The other problems are various bugs in Gecko. Thanks to the recent improvements in MathML (related to stretchy and fonts) , the mathematical formulas are now displayed with a good quality, or at least one of which I'm satisfied. One issue is the incorrect computation of dimension in mtable which is slightly visible for some split equations. I've also discovered a wrong thickness of bars which seems to be the only difference between print and screen renderings. However, I could workaround it and Karl gave me a hint that would hopefully allow to fix the bug. There are still some annoying bugs with linebreaking within mathematical expressions and around them. For the former I can avoid the problem by adding <mrow/>'s but the latter makes particularly weird effects. Typically, when some comma or period is placed just after an inline formula, a linebreak may happen and move the punctuation symbol to the beginning of the next line... Regarding quantum circuits and other schemas, the SVG code I use is very elementary. Hence I don't have any complaint to formulate, even if I'm among those who are expecting the possibility to use SVG images in the standard <img/> tag. Finally, I have some mysterious bugs with HTML tables printed on several pages and more issues with CSS page breaking, requiring me to do some small manual tweaking at two or three places.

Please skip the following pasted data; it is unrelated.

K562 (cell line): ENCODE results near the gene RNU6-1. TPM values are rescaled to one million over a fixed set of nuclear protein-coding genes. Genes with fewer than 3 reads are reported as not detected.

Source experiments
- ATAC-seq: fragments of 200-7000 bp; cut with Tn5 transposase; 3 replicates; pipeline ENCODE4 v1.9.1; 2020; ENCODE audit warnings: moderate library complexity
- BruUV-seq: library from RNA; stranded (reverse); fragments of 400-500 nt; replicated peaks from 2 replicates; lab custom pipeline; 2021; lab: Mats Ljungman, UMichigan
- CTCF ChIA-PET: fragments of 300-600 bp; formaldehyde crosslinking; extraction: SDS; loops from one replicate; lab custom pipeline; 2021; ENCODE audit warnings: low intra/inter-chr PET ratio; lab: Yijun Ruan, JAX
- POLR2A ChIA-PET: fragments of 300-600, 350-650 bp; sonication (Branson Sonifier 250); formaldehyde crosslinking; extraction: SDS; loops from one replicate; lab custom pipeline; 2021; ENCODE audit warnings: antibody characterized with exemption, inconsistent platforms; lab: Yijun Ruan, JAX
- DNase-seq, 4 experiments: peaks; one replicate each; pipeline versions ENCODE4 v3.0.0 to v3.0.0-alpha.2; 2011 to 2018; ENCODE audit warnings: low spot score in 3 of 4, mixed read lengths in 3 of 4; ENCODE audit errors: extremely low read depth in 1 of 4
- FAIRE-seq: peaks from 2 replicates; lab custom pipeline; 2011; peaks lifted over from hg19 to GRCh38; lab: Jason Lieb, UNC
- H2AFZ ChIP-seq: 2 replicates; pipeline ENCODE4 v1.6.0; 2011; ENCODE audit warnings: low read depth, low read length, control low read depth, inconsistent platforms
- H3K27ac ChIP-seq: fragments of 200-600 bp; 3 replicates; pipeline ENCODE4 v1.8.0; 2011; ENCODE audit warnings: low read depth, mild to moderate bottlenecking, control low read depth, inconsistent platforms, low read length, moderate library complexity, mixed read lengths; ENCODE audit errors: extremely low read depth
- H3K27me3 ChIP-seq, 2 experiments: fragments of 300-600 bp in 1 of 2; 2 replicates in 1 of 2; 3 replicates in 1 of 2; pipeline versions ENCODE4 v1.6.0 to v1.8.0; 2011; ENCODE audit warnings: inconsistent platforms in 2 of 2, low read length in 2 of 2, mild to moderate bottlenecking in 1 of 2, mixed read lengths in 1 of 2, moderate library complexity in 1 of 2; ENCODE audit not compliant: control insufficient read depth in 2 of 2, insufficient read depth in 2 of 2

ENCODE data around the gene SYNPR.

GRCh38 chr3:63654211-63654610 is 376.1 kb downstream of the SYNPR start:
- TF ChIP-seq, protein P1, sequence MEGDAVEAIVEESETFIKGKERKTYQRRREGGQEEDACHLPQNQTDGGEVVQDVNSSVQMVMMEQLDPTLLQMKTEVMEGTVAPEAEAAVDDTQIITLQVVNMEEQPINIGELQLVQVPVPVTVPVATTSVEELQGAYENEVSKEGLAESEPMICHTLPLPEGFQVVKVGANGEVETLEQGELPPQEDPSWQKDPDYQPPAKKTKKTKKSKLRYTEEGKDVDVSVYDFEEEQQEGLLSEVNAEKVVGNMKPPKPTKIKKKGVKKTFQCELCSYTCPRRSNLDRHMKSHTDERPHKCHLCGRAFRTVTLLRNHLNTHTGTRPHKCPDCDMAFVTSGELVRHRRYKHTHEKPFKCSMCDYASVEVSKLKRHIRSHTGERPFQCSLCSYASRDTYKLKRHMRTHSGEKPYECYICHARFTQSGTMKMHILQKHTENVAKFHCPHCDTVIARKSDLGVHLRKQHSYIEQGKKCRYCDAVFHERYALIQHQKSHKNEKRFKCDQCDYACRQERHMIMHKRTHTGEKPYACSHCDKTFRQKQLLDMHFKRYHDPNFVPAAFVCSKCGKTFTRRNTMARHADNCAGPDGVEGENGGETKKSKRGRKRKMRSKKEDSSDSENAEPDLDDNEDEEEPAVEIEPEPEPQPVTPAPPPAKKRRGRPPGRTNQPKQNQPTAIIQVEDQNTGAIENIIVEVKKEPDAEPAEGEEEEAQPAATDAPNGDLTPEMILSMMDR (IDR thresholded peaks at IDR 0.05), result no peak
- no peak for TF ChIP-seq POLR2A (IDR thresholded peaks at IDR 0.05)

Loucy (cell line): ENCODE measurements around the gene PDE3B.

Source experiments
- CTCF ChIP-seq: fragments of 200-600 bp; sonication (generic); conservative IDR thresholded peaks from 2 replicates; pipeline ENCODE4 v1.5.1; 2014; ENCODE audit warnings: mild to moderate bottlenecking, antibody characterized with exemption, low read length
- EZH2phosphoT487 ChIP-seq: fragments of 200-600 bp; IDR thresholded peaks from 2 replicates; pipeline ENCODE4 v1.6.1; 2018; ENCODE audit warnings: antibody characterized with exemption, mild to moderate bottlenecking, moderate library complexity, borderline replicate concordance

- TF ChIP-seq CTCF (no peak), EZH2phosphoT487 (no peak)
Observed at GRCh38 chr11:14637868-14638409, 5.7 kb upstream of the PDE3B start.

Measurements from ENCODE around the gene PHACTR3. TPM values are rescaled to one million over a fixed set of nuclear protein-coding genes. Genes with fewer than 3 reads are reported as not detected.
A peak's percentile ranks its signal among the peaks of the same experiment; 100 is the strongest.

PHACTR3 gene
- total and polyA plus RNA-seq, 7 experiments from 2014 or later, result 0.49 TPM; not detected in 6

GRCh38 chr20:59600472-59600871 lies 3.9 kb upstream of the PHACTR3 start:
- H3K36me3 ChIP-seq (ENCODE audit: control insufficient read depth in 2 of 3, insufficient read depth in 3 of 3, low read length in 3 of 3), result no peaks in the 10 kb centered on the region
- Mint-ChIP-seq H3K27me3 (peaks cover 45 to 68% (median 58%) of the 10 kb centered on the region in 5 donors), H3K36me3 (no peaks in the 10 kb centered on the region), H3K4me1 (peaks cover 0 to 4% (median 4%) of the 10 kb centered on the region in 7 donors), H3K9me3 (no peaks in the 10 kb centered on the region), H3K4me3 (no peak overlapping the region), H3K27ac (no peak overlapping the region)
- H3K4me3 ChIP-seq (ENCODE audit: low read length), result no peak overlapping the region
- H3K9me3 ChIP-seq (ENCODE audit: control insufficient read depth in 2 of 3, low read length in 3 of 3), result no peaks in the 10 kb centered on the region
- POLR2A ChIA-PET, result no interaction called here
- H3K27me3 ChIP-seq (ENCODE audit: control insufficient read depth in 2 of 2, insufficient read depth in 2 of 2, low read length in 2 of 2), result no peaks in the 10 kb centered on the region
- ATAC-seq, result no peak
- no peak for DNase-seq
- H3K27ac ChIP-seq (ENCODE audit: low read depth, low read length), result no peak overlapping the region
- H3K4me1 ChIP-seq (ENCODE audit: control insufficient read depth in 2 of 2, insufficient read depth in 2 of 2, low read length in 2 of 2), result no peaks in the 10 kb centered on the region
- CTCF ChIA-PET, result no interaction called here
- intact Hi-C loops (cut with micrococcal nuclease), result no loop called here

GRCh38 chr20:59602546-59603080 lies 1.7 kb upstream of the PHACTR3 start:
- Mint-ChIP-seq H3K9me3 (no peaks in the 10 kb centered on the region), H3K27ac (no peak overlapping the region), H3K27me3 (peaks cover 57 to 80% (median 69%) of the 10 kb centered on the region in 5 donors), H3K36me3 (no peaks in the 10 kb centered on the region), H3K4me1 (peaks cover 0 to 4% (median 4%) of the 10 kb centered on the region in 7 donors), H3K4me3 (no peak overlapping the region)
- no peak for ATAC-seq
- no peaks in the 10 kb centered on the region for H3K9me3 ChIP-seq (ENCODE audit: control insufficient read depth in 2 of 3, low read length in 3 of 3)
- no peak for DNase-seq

As a conclusion, using Web formats to print a scientific report is not yet so easy. However, I'm quite satisfied of the result and I expect the issues above to be fixed in the near future...

Sunday, May 2 2010

Hacking Dotclear 2 for writing XHTML+MathML+SVG

Of course, the first thing I've checked after setting this blog is whether it is possible to have a XHTML+MathML+SVG page in dotclear. As indicated in the Mozilla MathML Project page, one has to:

  1. serve the page as application/xhtml+xml.

    This is simply done by editing the value of parameter $content_type in the function serveDocument of the file dotclear/inc/public/lib.urlhandlers.php.

  2. write well-formed XML document.

    Apparently, dotclear is good enough to do that. However, its editor does not seem to have any option for producing MathML or SVG. Personally, I don't use the wiki syntax and prefer to write the XHTML page myself with the tools I'm used to. As a consequence, this is not really a problem for me.

    It is also a good idea to write a valid XML document. By default, dotclear uses the doctype XHTML 1.0 Strict so I had to modify the files themes/name_of_your_theme/tpl/*.html to set XHTML+MathML+SVG instead.

Once this simple changes are made, you can insert MathML formulas such that this expression of a general Quantum Fourier Transform over a finite group: g G , F G g = 1 G ρ G ̂ d ρ i , j = 1 d ρ ρ i j ( g ) ρ i j

or SVG images such that this quantum circuit used in the famous Shor's algorithm:

0 n |0^n⟩ 0 n |0^n⟩ U f U_f F N F_N F N F_N


--update 30/01/2011: you can find my patch for Dotclear 2.2